(Note: Again, there are exceptions. Many of my clients and colleagues are in bookstores. It could happen. But I want you thinking of making an awesome book, not seeing your name in lights. DO NOT DISTRACT YOURSELF FROM BEING AWESOME.)
3. You will not have an opportunity to sell stuff.
In this case, I'm going to contradict myself a little bit.
Your book will almost definitely lead to an increase in sales of the other things you have for sale. Done right, it will be significant. Done well, and it will be mind-blowing.
So, yes. You WILL make sales as a result of your book, and we'll talk about that more in a few moments.
But you will not be doing any SELLING.
That's not what a book is for. A book is not an opportunity to do any active selling. The internet is awash with scathing, blistering one-star reviews of otherwise decent books, trashed because they're “one big sales pitch.”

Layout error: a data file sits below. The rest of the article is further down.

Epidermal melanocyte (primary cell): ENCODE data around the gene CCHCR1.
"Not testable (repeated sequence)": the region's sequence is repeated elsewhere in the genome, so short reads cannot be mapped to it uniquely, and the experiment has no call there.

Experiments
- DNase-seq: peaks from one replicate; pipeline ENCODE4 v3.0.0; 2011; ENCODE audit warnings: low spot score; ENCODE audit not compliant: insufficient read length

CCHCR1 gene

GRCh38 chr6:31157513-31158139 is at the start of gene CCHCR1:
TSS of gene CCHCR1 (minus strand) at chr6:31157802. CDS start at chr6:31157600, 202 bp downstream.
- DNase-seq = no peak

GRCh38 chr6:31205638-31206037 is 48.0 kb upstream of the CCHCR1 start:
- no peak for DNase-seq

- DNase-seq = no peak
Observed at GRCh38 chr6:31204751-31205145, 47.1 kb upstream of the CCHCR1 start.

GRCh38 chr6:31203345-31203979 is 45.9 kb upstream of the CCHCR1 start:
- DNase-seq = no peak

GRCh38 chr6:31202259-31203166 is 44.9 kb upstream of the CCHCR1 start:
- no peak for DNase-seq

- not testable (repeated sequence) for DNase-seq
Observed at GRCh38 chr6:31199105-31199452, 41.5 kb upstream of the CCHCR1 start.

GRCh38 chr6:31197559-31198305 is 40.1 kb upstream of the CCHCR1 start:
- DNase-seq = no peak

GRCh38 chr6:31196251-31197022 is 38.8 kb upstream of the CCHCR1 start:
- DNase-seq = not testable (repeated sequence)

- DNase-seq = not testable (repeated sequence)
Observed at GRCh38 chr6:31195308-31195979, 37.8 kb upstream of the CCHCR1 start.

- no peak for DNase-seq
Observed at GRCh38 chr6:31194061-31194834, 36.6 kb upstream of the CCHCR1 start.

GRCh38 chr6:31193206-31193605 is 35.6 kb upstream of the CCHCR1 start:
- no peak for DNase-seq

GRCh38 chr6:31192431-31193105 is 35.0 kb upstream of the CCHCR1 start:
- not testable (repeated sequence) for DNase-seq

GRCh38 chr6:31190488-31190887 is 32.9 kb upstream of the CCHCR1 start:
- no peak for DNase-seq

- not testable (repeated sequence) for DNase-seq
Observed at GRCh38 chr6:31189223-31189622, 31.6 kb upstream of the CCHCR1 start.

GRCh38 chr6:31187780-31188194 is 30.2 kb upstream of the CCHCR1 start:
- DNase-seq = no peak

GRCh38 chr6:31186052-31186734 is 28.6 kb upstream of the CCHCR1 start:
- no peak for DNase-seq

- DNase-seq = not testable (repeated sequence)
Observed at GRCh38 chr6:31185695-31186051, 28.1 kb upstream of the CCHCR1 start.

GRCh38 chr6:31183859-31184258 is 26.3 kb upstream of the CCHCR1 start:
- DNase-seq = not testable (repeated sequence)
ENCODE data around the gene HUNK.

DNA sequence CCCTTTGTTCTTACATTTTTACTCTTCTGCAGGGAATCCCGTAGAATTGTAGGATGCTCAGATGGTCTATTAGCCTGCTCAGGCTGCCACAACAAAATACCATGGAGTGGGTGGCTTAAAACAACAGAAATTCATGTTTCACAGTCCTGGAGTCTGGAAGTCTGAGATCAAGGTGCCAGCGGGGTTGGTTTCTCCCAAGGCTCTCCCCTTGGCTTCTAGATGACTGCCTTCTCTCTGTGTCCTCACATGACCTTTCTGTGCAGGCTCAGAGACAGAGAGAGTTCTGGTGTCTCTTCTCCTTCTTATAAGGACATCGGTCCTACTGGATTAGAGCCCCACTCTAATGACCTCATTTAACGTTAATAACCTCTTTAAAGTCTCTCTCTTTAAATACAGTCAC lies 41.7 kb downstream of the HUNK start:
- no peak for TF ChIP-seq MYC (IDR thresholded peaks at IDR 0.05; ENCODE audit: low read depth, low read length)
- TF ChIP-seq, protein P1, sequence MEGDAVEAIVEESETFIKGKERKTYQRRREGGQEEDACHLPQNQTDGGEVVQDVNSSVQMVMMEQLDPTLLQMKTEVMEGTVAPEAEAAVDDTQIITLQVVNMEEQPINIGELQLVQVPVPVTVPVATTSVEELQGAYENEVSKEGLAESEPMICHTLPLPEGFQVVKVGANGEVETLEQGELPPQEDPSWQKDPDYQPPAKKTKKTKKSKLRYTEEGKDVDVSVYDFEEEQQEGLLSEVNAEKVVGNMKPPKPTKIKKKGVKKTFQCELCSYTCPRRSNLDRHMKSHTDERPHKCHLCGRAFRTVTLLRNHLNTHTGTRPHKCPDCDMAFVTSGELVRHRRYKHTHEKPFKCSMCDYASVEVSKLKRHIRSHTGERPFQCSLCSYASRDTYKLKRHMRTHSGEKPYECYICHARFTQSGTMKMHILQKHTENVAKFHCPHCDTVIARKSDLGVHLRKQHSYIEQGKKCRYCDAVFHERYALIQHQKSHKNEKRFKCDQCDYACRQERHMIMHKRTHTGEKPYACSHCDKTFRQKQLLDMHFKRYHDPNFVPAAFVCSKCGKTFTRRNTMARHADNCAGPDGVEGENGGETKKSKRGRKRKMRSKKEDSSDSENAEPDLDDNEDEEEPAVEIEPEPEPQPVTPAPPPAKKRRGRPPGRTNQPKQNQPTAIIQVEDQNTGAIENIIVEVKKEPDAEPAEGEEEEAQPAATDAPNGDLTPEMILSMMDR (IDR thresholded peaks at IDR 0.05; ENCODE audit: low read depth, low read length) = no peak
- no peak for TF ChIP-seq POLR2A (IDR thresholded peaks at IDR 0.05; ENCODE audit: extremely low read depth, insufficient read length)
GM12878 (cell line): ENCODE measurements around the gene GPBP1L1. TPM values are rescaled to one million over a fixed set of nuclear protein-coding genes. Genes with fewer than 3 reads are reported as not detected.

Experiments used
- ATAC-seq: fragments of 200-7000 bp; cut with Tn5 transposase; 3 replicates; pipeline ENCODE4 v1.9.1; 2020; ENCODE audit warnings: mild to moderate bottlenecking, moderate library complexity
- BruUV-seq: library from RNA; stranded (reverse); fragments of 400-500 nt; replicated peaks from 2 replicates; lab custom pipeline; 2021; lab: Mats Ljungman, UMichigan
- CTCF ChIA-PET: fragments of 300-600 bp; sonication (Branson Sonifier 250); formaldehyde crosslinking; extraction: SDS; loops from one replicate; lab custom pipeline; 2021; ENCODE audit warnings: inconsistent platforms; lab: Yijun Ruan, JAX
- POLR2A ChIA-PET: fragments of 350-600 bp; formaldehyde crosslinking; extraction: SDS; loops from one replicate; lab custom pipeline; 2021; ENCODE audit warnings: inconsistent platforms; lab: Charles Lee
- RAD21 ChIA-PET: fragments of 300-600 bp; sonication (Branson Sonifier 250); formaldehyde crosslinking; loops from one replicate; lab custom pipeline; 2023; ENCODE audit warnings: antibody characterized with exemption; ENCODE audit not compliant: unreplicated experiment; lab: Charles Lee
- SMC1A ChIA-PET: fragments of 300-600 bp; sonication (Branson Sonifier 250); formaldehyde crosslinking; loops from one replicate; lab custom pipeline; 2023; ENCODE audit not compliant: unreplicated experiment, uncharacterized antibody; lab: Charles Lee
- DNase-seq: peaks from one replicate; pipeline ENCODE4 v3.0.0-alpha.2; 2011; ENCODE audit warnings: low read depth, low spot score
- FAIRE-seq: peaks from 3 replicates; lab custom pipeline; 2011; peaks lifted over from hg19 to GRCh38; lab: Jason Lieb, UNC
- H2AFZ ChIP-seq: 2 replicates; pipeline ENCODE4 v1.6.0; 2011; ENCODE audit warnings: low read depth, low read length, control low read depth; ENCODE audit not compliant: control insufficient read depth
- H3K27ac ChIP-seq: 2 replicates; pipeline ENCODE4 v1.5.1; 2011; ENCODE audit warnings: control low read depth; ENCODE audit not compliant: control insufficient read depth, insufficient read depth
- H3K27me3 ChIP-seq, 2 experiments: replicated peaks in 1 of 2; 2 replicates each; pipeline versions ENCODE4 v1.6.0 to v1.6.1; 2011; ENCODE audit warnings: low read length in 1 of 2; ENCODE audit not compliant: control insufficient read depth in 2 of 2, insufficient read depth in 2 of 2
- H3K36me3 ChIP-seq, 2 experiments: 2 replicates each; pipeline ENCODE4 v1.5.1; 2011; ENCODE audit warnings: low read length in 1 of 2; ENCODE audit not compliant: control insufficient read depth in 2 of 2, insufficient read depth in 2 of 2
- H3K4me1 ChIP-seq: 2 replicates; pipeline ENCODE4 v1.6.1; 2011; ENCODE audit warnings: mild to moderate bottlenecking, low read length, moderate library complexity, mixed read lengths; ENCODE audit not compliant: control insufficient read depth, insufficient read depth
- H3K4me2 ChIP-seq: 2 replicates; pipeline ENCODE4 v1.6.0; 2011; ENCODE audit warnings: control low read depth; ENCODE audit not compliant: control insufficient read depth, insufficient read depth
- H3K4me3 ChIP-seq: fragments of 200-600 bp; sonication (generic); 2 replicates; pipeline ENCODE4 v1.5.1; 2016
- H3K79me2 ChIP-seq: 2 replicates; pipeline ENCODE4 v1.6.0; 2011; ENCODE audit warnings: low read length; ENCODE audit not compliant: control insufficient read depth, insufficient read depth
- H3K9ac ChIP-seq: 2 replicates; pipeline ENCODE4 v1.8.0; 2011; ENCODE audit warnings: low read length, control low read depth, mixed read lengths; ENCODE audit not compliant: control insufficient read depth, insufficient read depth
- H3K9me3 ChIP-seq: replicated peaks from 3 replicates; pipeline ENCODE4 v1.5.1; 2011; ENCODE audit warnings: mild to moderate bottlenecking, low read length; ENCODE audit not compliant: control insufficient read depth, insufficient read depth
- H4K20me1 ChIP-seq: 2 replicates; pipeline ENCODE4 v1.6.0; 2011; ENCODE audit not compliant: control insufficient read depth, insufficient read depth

Yeah, we're not going to sell in our books.
We're going to make it VERY easy to buy. But we're not selling nuthin'.
So that's what we won't get. Shall we move on to what we will get?
There are a lot of really cool benefits that come from writing a book, far too many and diverse to list here.
BUT! Here's a list of the 7 things a book will give you better than anything else. These are the seven things that books are best in the world at.
1. Invitations – podcasts, interviews, speaking gigs, guest posts, and so on.
This is simple and doesn't need much explanation.
There are two types of people in the Subject Matter Expert arena.
There are people who OBVIOUSLY know what they're talking about.
And there are people who MIGHT know what they're talking about.
Writing a book means people will invariably assume, forever, that you're in the obvious camp.